In music, it's all about survival. It's about stayin' alive, stayin' relevant, stayin' crucial. In heavy music--where trends come and go more often than johns at a busy brothel--it's all about honesty, truth, and following your heart. For Corrosion of Conformity--who are releasing their sixth album, the devastating WISEBLOOD--if it's not about honesty, it's about jack-shit.
"We really try hard to be true to what our hearts tell us to do," says New Orleans-bred Pepper Keenan, guitarist and songwriter for the band. "We do what we feel and we don't want to get caught up in any '90s-style production bullshit, 'cause when we look back at what we've done we want it to sound timeless. So many bands are gonna laugh at themselves in ten years. We don't want that."
COC has been hurtling towards a "timeless" rock sound since their humble-but-turbulent beginning as a hardcore band way back in 1982. Back then, the band -- guitarist Woody Weatherman, bassist Mike Dean and drummer Reed Mullin (Keenan didn't join until 1990) -- searched desperately for a voice, an identifiable way to vent the spleen that has continued to haunt them through a full six records: 1983's vociferous Eye For An Eye, '85's phlegmatic rant Animosity, '87's drop D-tuned barrage Technocracy, '91's awesome, menacing Blind, and the album that serves as WISEBLOOD's most direct sonic ancestor: '94's breakthrough platter, Deliverance.
Since those hardcore days, it's been quite the trip, a phenomenal climb, in fact, that has seen the band successfully fuse the gaps between punk, thrash and metal with a power and skill rarely seen in other high-decibel bands. WISEBLOOD, the latest rung on their climb and the first time ever the band has recorded two albums with the same line-up, is proof that Corrosion of Conformity has finally nailed the profound "timelessness" they've been searching for.
"We began carving our niche with Deliverance," says Keenan with a hint of the South in his voice. "Now that we have that niche we should stay in it. I often wonder what makes good bands take sudden left turns. Why would you work hard to develop a sound and then just abandon it? It makes no sense."
What does make sense is the band's tight-fisted focus. WISEBLOOD is a raw 'n' nasty, in-your-face record exploding with "big rock songs," full of knuckle-busting riffs and sophisticated (but not entangling) arrangements. It's a record that will surely vault COC to the forefront of rock and one that could become a standard by which future rock albums will be measured.
"We've always tried to make albums that have highs and lows and midpoints," says Keenan, "records that you can listen to from beginning to end. We've got no interest in ramming ten songs in the same key down your throat."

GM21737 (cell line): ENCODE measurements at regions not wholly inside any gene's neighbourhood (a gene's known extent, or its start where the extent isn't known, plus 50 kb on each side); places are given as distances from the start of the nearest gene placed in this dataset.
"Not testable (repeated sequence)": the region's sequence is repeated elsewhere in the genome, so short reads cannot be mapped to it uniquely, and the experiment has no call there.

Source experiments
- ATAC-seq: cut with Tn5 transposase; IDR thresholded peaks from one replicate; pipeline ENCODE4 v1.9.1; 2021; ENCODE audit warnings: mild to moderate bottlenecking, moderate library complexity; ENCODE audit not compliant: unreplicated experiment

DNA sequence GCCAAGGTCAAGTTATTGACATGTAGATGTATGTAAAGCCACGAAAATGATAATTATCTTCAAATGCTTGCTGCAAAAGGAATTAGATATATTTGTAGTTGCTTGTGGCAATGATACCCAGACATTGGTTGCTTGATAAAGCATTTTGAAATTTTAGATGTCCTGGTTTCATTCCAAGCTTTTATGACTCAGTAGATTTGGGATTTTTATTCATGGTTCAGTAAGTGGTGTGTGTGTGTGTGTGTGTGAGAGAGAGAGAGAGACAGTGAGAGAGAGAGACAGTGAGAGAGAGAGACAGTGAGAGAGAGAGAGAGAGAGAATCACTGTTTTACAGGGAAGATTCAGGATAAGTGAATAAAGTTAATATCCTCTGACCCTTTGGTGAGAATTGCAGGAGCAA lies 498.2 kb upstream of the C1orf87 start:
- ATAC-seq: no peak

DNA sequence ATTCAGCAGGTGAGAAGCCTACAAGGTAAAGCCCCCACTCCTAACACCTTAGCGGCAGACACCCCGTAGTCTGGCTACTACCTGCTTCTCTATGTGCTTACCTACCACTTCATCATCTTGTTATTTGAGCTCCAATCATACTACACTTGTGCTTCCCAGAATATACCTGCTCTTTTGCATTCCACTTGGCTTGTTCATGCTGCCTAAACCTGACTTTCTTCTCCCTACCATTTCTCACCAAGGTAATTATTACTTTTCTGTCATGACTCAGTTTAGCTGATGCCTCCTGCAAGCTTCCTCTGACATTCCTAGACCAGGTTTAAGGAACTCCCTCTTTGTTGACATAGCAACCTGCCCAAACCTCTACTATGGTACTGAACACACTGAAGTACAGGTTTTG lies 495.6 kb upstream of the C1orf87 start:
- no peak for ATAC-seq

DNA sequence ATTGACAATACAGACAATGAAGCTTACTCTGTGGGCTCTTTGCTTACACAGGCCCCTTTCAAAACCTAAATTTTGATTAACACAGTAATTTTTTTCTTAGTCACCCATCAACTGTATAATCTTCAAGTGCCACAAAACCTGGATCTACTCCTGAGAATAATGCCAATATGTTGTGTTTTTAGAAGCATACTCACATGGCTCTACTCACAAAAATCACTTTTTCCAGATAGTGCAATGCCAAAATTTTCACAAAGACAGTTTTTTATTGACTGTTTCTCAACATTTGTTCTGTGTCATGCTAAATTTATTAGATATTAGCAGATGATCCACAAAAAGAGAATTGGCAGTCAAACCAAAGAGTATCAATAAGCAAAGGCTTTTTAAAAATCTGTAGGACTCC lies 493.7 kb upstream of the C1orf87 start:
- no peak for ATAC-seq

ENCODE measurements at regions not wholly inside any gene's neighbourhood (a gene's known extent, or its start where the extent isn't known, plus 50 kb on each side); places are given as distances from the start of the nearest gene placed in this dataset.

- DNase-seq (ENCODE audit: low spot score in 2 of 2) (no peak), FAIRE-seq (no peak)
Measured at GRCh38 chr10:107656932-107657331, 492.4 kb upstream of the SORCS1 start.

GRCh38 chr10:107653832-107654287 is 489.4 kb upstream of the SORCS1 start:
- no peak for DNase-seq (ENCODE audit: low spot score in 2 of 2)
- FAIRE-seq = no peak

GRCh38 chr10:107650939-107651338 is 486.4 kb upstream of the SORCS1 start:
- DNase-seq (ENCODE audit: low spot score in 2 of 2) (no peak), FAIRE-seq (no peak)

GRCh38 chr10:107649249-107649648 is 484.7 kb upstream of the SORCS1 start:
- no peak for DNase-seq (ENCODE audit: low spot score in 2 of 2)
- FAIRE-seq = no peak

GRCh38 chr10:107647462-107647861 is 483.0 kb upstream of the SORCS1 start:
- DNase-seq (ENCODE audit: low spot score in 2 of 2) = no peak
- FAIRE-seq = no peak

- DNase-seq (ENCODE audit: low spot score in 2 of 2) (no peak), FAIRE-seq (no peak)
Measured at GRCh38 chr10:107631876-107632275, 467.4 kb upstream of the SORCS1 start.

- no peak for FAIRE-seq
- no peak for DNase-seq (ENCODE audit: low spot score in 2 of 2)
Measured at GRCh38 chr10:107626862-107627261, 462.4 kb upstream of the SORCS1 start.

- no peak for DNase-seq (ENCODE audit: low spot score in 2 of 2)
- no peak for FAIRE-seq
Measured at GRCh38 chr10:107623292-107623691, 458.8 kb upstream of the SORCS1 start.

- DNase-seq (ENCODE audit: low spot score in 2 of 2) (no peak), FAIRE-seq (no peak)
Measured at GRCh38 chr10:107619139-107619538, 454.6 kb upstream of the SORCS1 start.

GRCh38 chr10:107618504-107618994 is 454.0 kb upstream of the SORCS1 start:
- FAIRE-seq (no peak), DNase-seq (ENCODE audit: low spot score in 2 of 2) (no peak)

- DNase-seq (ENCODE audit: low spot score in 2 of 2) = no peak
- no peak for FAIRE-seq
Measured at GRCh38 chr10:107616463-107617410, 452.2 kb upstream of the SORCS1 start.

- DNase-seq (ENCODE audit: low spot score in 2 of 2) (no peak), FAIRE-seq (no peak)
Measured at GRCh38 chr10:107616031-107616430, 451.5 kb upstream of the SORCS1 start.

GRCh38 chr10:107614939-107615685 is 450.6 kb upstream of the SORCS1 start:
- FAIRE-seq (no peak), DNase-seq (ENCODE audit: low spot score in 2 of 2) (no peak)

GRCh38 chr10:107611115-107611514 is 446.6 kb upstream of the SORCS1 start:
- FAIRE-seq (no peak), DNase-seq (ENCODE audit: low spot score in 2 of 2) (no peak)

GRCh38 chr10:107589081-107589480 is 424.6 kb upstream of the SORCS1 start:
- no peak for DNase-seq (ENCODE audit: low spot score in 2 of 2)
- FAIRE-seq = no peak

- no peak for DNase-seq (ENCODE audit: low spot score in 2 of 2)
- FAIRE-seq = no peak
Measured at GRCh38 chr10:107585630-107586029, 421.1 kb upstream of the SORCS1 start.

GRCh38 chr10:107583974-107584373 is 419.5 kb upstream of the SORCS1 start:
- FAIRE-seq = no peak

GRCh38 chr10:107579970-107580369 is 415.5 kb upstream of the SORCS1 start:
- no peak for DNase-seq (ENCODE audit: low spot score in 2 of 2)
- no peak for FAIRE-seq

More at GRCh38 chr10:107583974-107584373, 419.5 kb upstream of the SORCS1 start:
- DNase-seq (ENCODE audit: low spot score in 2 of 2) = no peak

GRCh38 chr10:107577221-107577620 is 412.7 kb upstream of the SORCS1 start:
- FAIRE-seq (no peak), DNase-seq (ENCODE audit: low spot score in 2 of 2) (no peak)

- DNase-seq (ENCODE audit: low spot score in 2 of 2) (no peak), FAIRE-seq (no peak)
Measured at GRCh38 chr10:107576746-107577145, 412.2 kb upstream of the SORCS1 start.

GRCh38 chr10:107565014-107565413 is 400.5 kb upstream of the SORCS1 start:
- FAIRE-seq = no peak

Gritty and diverse tracks like "Man or Ash" (featuring Metallica's James Hetfield in his first-ever guest role), the chainsaw-powered "King of the Rotten," and the hardcore-rooted "Wishbone (Some Tomorrow)" show a COC virtually reborn, a band with a crystal clear vision. Musically and lyrically, the band has outdone themselves. Their dense and full-throttle performances seem like too much music to fit onto two-inch studio tape.
"Bottom Feeder," a torrid instrumental that closes out the record, is a good example of where Corrosion of Conformity is headed. Drummer Mullin explains the song's inspiration: "We all go catfishing with our friend Thedford B. Sampson. He's about 68, got eighteen kids spread across the country and he takes us catfishing in the middle of the night. We stick chicken livers on a hook, put a bell on the end of the line and if the bell jingles you know you got something. Thedford would say, 'We gonna get us a big cat, Poppa!' That song's about him."
Elsewhere, Keenan recounts the musical birth of "Drowning In A Daydream," the album's first single. "I would see all these people around me with big dreams, guys who were hopin' to get their lives together. But they'd get so discouraged they weren't makin' it that they forget that getting there was half the fun."
Both Keenan and Mullin point to producer John Custer as the catalyst for the band's intensity on WISEBLOOD. "The kudos all go to John," Mullin admits. "He's responsible for making us run through the mill. None of us would have accomplished what we've accomplished without him. He's been a part of our vision for a long time."
Though it has nothing to do with either Flannery O'Connor or Jim Thirlwell, the term "WISEBLOOD" does have a story behind it. The idea stemmed from Keenan's oddball experience at a Raleigh boarding house, the place where he escaped to write the lyrics to most of the band's new songs. Keenan lived there for a few months, reducing the material objects in his life to a desk, a two-channel TV, a radio and a Black Sabbath poster on the wall. He'd write a lyric, then tape it to the wall, so by the end of his stay he was surrounded by white sheets of paper.
"These guys at the boarding house would come in and think I was some kind of freak or burned-out poet. I was the only white dude in the whole building and they thought I was crazy anyway, so they started calling me 'Wiseblood.' 'Hey, Wiseblood! Wha's up!!!'"
But like Keenan's pals at the boarding house, Corrosion of Conformity stands alone, a rebellious group pitted against the establishment; in COC's case, against today's musical climate. "We can't be lumped in with a lot of other bands," Keenan admits. "We're not part of any movement or trend. Being alone doing your own thing can be kind of uncomfortable sometimes, like my buddies are. But we love doing our music our way and we wouldn't change it for anybody."